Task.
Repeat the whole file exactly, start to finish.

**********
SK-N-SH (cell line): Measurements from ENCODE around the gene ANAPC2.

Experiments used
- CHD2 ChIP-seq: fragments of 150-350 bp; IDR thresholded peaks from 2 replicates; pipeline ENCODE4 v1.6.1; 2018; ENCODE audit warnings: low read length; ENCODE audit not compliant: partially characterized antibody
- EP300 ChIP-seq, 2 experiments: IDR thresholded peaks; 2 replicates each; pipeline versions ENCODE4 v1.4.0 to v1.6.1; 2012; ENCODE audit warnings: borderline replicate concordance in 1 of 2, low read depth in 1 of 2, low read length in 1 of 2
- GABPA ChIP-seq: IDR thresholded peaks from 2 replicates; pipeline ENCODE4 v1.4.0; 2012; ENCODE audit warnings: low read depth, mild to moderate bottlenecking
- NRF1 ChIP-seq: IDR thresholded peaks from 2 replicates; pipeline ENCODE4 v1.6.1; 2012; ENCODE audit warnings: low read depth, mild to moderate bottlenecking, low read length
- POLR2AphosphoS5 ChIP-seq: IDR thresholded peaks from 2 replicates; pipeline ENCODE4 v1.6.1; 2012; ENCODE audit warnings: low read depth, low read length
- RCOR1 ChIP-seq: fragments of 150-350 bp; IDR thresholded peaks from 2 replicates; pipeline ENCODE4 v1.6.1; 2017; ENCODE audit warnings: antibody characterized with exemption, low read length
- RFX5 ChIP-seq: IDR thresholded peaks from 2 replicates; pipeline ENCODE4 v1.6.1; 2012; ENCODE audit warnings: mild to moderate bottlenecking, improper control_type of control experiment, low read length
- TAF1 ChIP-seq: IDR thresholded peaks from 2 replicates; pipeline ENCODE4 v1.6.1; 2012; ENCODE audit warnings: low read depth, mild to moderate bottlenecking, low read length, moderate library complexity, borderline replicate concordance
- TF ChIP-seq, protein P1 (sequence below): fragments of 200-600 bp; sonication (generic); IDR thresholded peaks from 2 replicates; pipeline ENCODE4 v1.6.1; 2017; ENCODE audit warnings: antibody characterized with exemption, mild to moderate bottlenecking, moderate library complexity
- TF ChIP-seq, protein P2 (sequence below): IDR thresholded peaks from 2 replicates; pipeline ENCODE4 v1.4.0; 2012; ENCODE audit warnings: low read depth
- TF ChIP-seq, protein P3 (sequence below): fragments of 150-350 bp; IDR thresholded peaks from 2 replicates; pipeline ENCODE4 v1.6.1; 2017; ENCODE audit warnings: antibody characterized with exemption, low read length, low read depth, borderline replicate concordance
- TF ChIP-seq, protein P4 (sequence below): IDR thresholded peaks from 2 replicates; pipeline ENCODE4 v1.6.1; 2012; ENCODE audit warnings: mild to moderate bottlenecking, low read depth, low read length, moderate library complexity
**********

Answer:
SK-N-SH (cell line): Measurements from ENCODE around the gene ANAPC2.

Experiments used
- CHD2 ChIP-seq: fragments of 150-350 bp; IDR thresholded peaks from 2 replicates; pipeline ENCODE4 v1.6.1; 2018; ENCODE audit warnings: low read length; ENCODE audit not compliant: partially characterized antibody
- EP300 ChIP-seq, 2 experiments: IDR thresholded peaks; 2 replicates each; pipeline versions ENCODE4 v1.4.0 to v1.6.1; 2012; ENCODE audit warnings: borderline replicate concordance in 1 of 2, low read depth in 1 of 2, low read length in 1 of 2
- GABPA ChIP-seq: IDR thresholded peaks from 2 replicates; pipeline ENCODE4 v1.4.0; 2012; ENCODE audit warnings: low read depth, mild to moderate bottlenecking
- NRF1 ChIP-seq: IDR thresholded peaks from 2 replicates; pipeline ENCODE4 v1.6.1; 2012; ENCODE audit warnings: low read depth, mild to moderate bottlenecking, low read length
- POLR2AphosphoS5 ChIP-seq: IDR thresholded peaks from 2 replicates; pipeline ENCODE4 v1.6.1; 2012; ENCODE audit warnings: low read depth, low read length
- RCOR1 ChIP-seq: fragments of 150-350 bp; IDR thresholded peaks from 2 replicates; pipeline ENCODE4 v1.6.1; 2017; ENCODE audit warnings: antibody characterized with exemption, low read length
- RFX5 ChIP-seq: IDR thresholded peaks from 2 replicates; pipeline ENCODE4 v1.6.1; 2012; ENCODE audit warnings: mild to moderate bottlenecking, improper control_type of control experiment, low read length
- TAF1 ChIP-seq: IDR thresholded peaks from 2 replicates; pipeline ENCODE4 v1.6.1; 2012; ENCODE audit warnings: low read depth, mild to moderate bottlenecking, low read length, moderate library complexity, borderline replicate concordance
- TF ChIP-seq, protein P1 (sequence below): fragments of 200-600 bp; sonication (generic); IDR thresholded peaks from 2 replicates; pipeline ENCODE4 v1.6.1; 2017; ENCODE audit warnings: antibody characterized with exemption, mild to moderate bottlenecking, moderate library complexity
- TF ChIP-seq, protein P2 (sequence below): IDR thresholded peaks from 2 replicates; pipeline ENCODE4 v1.4.0; 2012; ENCODE audit warnings: low read depth
- TF ChIP-seq, protein P3 (sequence below): fragments of 150-350 bp; IDR thresholded peaks from 2 replicates; pipeline ENCODE4 v1.6.1; 2017; ENCODE audit warnings: antibody characterized with exemption, low read length, low read depth, borderline replicate concordance
- TF ChIP-seq, protein P4 (sequence below): IDR thresholded peaks from 2 replicates; pipeline ENCODE4 v1.6.1; 2012; ENCODE audit warnings: mild to moderate bottlenecking, low read depth, low read length, moderate library complexity